With the winter weather we are experiencing and questions on what effect it may have on our landscape plants, I am turning this week's Extension Lines over to Richard Jauron, Iowa State University Extension Horticulturist, to share his thoughts on "winter perils for trees and shrubs".
Winter can be tough on Iowa's trees and shrubs. Low temperatures, rapid temperature changes, winter desiccation and the weight of ice and snow can damage vulnerable trees and shrubs.
Iowa is located in USDA Hardiness Zones 4 and 5. The average annual minimum temperature in Zone 5 is -10 to -20 F. The average annual minimum temperature in Zone 4 is -20 to -30 F. The dividing line between Zones 4 and 5 lies roughly from Shenandoah to Ames to Dubuque.
Woody plants gradually acclimate to cold temperatures. Cold hardiness is initiated by decreasing day length and temperature. Trees and shrubs gradually become more cold hardy during fall and early winter and possess maximum cold hardiness in mid-winter. Cold hardiness then decreases. As a result, a temperature of -10 F in January is generally not a problem for hardy plants. However, a temperature near zero in early November or late March may cause considerable damage to poorly adapted trees and shrubs.
The best way to prevent damage caused by low temperatures or rapid temperature changes is to select trees and shrubs that are winter hardy in your area. Marginally hardy plants should be planted in protected sites, such as courtyards or eastern exposures. Avoid summer fertilization of trees and shrubs. Summer fertilization stimulates late season growth and delays the hardening process, making the plants more susceptible to winter injury.
Narrow and broadleaf evergreens lose considerable amounts of moisture through their leaves or needles, buds and stems during the winter months. The cold, dry winds and sun are mainly responsible for the water loss. Once the ground freezes, however, plant roots are no longer able to absorb water. Plant foliage that loses a large amount of moisture may dry and suffer desiccation injury.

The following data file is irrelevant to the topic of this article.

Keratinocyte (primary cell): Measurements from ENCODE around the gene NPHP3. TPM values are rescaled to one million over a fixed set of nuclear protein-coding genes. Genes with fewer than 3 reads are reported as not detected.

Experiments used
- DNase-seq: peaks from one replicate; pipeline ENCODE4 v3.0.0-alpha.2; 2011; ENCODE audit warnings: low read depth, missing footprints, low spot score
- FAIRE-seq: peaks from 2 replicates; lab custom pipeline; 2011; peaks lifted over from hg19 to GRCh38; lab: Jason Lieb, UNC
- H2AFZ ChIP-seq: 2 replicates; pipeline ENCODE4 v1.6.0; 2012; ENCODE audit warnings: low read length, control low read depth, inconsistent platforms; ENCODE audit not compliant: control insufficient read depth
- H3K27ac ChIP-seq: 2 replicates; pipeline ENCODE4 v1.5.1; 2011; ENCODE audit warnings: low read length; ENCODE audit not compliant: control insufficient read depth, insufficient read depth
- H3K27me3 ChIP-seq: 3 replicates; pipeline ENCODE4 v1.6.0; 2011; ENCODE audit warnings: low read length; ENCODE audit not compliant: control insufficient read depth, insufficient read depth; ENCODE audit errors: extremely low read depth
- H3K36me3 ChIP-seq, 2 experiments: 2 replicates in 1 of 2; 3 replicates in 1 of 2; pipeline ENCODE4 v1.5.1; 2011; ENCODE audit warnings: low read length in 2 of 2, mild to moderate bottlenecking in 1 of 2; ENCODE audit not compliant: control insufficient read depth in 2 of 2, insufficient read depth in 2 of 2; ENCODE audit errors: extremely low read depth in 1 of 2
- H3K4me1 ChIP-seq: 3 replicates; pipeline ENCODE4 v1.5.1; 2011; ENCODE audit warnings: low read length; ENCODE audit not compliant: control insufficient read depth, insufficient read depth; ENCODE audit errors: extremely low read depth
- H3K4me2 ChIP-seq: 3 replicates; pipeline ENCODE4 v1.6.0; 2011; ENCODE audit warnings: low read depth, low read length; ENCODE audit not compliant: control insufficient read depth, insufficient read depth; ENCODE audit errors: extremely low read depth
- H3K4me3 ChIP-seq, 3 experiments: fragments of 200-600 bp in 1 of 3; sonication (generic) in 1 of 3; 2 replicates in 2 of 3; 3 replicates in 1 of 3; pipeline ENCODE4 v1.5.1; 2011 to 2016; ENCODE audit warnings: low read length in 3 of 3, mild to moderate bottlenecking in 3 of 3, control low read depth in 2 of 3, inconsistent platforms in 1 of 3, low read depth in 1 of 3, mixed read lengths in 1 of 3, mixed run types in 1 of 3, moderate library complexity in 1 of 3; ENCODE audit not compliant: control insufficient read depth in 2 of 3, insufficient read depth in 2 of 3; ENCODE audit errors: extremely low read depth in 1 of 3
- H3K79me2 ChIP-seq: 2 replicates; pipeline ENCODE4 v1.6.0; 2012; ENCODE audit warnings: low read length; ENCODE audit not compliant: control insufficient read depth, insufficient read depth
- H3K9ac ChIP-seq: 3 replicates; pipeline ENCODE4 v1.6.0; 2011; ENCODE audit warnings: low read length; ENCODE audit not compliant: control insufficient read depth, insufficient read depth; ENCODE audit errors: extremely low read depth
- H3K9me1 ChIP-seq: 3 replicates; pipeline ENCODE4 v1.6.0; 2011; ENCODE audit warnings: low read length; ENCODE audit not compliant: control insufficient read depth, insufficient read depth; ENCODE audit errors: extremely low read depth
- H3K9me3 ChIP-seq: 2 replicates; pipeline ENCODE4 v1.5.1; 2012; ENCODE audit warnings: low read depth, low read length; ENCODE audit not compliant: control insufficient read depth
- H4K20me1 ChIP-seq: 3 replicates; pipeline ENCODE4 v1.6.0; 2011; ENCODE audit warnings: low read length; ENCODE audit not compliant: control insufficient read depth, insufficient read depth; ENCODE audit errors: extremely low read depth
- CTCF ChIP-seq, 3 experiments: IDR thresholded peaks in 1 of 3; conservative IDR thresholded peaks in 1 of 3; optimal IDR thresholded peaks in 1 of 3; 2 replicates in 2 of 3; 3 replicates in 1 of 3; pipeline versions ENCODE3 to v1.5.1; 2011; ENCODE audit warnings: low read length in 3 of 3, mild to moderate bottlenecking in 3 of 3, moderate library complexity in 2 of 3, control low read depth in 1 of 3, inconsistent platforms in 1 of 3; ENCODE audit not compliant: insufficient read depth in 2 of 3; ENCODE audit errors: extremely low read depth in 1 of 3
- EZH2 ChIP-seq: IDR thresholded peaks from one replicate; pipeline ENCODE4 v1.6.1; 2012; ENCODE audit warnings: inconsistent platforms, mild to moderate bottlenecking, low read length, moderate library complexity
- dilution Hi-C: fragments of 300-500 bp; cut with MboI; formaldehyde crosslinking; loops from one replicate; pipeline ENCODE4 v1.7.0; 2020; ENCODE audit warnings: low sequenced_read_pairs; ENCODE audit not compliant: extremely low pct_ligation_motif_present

Plants susceptible to desiccation injury should be planted in protected areas. A shield or screen can be erected to deflect drying winds or shade exposed plants. A simple screen can be constructed with wooden posts and burlap. Anti-desiccants also can be used to prevent desiccation injury. When sprayed on plant foliage, these materials form a protective film that slows water loss. In dry years, water evergreens susceptible to desiccation injury in fall.
Major damage to trees and shrubs also can be caused by the weight of ice or heavy, wet snow. Multi-stemmed evergreens, such as arborvitae, and weak-wooded deciduous trees, such as green ash and silver maple, are most susceptible to branch breakage. High winds during an ice or snow storm can increase tree and shrub damage.
To prevent the weight of ice and snow from damaging arborvitae and other multi-stemmed evergreens, wrap the plants with twine or soft rope in fall. When heavy, wet snow accumulates on shrubs and small trees, home gardeners can gently shake the snow from their branches or carefully brush off the snow with a broom. Sharply bent, ice-covered branches on small trees and shrubs can be propped up to prevent breakage. Individuals should stay away from large, ice-covered trees. Nothing can be done to prevent damage to large, ice-covered trees. However, an individual can be severely injured or killed if a large, ice-laden branch or tree were to suddenly crash to the ground while he or she were underneath it.
Trees and shrubs in Iowa often have to endure a long and harsh winter. Proper plant selection, correct placement in the landscape and good cultural practices can reduce winter injury to woody ornamentals.
Come by the Cherokee County Extension Office at 209 Centennial Dr., Suite A in Cherokee with any questions you may have. You may also call us at 225-6196. If you have any other plant questions remember our Hortline phone number